The Penn State alumni are set to star in and direct Mary Gage’s new play “Fallout” March 30-31 at the State Theater.
“Fallout” is about Claude Eatherly, who participated in the bombing of Hiroshima and was the pilot who dropped the bomb on Nagasaki. After returning to the United States, he was filled with guilt and made efforts to end the nuclear war.
The play will address Eatherly’s journey of coping with her post-traumatic stress disorder and how it affects the people around her. He will also address how the US government and military silenced him.
“Mary wrote a play about one person’s life, but it’s an absolute whirlwind,” said Penn State alumnus and director of the play Elaine Meder-Wilgus. “It goes through decades of history.”
Meder-Wilgus said this will be the third Gage play she has directed. She said she liked Gage’s use of “the abstraction of a theatrical scene to tell a story”.
“Fallout” will feature Penn State alumnus Doug Cockle, who has worked for more than 20 years in theater, film, television, radio, video games and corporate video. He is best known for playing Geralt of Rivia in The Witcher 3: Wild Hunt video game. He currently lives in the UK
Cockle said when he first moved to England his credibility was in doubt because he had studied in the United States, but Gage vouched for him. Cockle said Gage was “key” to a relationship with his 16-year-old former agent.
Playing in the room feels like a “full circle ending,” Cockle said. “Mary did me a favor, so I’m doing her one too.”
“Fallout” was originally supposed to open in New York, but it was postponed twice due to the pandemic.
Meder-Wilgus said she was unable to watch the play originally because she was working on other productions, but was able to because of the pandemic, along with the rest of distribution.
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Mark Keeton, the lead actor, has worked in over 20 productions on and off Broadway. He also had roles in movies and TV shows. Some of the best known include “Wonderstruck” and “The Lion in Winter”.
Keeton said the play started out as a “vague idea” due to the number of times it had been cancelled, like many other theatrical performances amid the coronavirus pandemic. He said he “didn’t think about it” when Meder-Wilgus contacted him, but after reading the script he “got the character so well”.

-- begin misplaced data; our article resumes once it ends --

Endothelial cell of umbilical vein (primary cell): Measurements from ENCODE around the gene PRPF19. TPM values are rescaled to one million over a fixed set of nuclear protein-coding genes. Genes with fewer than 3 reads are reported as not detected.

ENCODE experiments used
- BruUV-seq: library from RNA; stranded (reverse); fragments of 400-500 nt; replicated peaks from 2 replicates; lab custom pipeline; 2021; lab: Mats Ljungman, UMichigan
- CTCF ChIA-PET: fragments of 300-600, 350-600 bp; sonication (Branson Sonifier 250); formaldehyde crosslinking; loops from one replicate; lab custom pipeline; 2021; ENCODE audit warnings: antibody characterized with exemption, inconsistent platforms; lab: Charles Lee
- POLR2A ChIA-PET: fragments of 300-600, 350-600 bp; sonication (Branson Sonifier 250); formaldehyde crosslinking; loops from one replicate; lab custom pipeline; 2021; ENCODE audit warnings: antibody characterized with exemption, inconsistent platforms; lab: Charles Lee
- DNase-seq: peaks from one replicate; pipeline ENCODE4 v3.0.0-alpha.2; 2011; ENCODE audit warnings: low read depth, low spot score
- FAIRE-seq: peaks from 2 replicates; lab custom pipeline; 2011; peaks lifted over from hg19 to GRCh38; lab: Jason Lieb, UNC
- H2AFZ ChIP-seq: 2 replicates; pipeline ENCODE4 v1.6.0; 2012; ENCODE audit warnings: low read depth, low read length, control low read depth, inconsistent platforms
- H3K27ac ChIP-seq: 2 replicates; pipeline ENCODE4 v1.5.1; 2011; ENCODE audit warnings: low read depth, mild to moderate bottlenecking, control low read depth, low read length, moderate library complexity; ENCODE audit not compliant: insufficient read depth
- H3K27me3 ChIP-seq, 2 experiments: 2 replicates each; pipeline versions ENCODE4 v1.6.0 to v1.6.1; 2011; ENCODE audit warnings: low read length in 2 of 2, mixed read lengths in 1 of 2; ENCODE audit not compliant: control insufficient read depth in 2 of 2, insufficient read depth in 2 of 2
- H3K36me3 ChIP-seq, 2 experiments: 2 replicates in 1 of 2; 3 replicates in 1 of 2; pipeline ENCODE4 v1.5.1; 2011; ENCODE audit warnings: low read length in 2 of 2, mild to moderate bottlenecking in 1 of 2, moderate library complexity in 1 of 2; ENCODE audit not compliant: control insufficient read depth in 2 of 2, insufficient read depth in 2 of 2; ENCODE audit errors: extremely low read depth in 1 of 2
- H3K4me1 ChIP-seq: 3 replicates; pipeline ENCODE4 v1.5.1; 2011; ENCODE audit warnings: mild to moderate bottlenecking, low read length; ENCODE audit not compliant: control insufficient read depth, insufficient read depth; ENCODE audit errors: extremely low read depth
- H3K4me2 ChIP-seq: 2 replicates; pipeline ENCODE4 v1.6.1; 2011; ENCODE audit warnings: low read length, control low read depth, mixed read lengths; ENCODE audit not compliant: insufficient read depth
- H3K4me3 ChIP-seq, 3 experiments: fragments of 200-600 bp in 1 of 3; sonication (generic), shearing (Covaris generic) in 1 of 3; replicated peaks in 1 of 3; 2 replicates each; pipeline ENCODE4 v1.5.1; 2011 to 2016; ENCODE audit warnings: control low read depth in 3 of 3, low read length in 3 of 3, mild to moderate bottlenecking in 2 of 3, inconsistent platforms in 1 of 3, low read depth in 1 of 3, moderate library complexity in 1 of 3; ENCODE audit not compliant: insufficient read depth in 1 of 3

“I fell in love with his journey even though it was the hardest journey,” Keeton said. “It affected me so much that I couldn’t say ‘no’.”
Roxy Arrojo, who plays Eatherly’s wife, is a New York-based actress and singer. She is the Program Director of the Educational Arts Team and was last seen in the play “Collected Stories” in March 2020.
Arrojo said she “wanted to reclaim the theater community” that the coronavirus took away. She said she was “desperate” to go back and “didn’t read the scripts but knew [she] wanted to go back.
Meder-Wilgus said “Fallout” is an important story that will weave its way into deep subject matter.
“This piece is heavy subject matter, but it’s not trying to be political in any way. It’s asking people to really wake up and really observe. says Meder-Wilgus. “Art is where we approach things that we can’t face, and that’s what this piece allows us to do…it sparks conversations.”
This story seems to be “forgotten for decades,” and it’s “important” to “keep the story front and center,” Keeton said. “It is very important that we do not forget his story so that future generations will follow in his footsteps.”
“Fallout” will also feature Penn State professors including Charles Dumas, Michael Waldhier, Rick Gilmore, Carrie Marcinkevage, Jared Kehler, Lyn Freymiller and Laura Waldhier.
“Fallout” premieres at 2:30 p.m. and 7:30 p.m. on March 30 and 31 at the State Theater. Tickets, which cost $15 for students and $28 for everyone else, can be found here.
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